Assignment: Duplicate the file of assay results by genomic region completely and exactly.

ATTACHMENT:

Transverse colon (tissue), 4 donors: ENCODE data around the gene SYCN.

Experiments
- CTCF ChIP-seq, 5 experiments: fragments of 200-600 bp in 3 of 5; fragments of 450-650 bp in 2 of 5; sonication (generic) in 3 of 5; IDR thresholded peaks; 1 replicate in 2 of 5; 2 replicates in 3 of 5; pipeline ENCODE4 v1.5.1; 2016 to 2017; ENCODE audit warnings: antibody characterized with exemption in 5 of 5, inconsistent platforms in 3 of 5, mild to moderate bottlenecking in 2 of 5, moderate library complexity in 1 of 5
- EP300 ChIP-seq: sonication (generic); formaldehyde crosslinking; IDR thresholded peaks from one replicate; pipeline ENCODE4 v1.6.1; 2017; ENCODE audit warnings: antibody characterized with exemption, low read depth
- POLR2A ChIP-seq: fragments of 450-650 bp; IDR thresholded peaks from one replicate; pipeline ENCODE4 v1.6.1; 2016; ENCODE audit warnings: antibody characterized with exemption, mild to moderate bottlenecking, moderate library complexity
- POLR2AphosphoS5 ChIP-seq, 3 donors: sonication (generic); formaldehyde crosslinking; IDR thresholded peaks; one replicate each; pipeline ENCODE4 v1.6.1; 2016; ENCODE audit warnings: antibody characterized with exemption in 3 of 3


Transverse colon (tissue), 4 donors: ENCODE data around the gene SYCN.

Experiments
- CTCF ChIP-seq, 5 experiments: fragments of 200-600 bp in 3 of 5; fragments of 450-650 bp in 2 of 5; sonication (generic) in 3 of 5; IDR thresholded peaks; 1 replicate in 2 of 5; 2 replicates in 3 of 5; pipeline ENCODE4 v1.5.1; 2016 to 2017; ENCODE audit warnings: antibody characterized with exemption in 5 of 5, inconsistent platforms in 3 of 5, mild to moderate bottlenecking in 2 of 5, moderate library complexity in 1 of 5
- EP300 ChIP-seq: sonication (generic); formaldehyde crosslinking; IDR thresholded peaks from one replicate; pipeline ENCODE4 v1.6.1; 2017; ENCODE audit warnings: antibody characterized with exemption, low read depth
- POLR2A ChIP-seq: fragments of 450-650 bp; IDR thresholded peaks from one replicate; pipeline ENCODE4 v1.6.1; 2016; ENCODE audit warnings: antibody characterized with exemption, mild to moderate bottlenecking, moderate library complexity
- POLR2AphosphoS5 ChIP-seq, 3 donors: sonication (generic); formaldehyde crosslinking; IDR thresholded peaks; one replicate each; pipeline ENCODE4 v1.6.1; 2016; ENCODE audit warnings: antibody characterized with exemption in 3 of 3